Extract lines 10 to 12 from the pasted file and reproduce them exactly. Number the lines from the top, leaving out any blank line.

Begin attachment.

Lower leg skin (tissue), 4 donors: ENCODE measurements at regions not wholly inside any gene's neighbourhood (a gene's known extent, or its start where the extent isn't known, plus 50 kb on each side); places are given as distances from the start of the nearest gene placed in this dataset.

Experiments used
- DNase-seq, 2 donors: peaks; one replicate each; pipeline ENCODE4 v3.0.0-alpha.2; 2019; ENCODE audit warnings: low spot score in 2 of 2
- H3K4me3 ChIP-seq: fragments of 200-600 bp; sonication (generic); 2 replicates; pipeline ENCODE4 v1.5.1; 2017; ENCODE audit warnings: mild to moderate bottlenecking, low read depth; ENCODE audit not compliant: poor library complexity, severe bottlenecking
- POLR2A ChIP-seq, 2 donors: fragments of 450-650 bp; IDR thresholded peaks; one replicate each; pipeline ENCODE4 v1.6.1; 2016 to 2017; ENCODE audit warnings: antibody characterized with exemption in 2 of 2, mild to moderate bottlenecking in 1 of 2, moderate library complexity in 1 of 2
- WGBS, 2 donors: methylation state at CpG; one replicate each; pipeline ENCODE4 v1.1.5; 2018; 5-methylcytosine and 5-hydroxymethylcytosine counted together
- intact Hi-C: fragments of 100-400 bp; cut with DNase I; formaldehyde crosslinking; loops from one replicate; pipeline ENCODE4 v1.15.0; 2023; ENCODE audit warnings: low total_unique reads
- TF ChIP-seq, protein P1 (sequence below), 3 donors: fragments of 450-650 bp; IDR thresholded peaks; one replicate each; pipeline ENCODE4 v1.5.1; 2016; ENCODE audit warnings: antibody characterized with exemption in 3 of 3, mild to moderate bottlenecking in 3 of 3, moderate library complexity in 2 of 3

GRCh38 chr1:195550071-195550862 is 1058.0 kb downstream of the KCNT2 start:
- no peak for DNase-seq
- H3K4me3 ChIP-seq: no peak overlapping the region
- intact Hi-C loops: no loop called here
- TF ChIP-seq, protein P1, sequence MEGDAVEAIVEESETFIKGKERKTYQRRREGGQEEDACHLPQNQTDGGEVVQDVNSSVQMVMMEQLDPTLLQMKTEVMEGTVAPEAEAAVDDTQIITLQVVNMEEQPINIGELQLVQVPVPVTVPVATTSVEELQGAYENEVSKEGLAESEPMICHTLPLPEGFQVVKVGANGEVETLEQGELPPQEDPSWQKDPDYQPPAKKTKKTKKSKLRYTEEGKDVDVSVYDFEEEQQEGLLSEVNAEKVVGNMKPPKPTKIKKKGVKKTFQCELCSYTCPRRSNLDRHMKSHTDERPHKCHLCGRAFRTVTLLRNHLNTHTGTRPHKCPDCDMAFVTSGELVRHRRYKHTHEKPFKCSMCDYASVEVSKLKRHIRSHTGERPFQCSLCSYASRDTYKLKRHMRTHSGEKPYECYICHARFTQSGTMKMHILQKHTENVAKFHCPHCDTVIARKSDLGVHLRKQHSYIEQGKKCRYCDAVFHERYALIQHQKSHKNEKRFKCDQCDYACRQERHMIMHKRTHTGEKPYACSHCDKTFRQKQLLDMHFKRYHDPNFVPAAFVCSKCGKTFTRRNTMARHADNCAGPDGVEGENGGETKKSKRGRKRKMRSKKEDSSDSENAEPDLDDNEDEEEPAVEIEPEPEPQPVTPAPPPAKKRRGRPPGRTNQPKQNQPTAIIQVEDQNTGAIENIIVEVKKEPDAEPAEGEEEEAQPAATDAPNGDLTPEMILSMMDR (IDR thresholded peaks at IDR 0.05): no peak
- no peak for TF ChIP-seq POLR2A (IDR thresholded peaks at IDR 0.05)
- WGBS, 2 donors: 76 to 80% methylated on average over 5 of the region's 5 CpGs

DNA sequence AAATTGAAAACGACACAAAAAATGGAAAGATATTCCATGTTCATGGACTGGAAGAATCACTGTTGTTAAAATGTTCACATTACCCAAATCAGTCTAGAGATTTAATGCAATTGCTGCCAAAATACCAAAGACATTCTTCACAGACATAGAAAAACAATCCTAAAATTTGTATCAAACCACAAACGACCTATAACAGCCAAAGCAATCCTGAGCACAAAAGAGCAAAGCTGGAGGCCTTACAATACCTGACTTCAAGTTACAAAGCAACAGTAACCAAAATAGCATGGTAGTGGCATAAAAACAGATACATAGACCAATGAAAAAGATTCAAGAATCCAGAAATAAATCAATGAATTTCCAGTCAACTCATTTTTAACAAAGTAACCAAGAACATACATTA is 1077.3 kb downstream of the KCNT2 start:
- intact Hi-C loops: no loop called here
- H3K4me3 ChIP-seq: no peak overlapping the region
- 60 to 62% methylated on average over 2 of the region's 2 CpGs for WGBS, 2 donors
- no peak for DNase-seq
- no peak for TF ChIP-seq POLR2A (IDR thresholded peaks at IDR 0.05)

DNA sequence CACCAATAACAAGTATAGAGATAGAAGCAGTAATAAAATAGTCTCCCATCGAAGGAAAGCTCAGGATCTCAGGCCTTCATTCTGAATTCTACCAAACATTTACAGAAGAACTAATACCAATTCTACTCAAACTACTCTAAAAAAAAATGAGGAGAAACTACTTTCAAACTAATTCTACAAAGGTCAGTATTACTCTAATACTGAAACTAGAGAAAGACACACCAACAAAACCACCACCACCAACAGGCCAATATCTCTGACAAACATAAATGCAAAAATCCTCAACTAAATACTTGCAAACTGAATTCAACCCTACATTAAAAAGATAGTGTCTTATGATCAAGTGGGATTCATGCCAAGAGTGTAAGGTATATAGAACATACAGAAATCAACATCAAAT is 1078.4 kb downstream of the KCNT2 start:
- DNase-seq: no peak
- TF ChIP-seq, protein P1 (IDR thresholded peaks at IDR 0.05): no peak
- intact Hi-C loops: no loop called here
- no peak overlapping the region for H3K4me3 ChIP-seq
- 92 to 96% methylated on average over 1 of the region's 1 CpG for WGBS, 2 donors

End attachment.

- no peak for DNase-seq
- H3K4me3 ChIP-seq: no peak overlapping the region
- intact Hi-C loops: no loop called here